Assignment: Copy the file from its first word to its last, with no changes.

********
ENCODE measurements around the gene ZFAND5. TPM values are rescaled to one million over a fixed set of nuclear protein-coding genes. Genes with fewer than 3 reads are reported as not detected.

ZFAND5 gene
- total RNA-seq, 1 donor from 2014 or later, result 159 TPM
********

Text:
ENCODE measurements around the gene ZFAND5. TPM values are rescaled to one million over a fixed set of nuclear protein-coding genes. Genes with fewer than 3 reads are reported as not detected.

ZFAND5 gene
- total RNA-seq, 1 donor from 2014 or later, result 159 TPM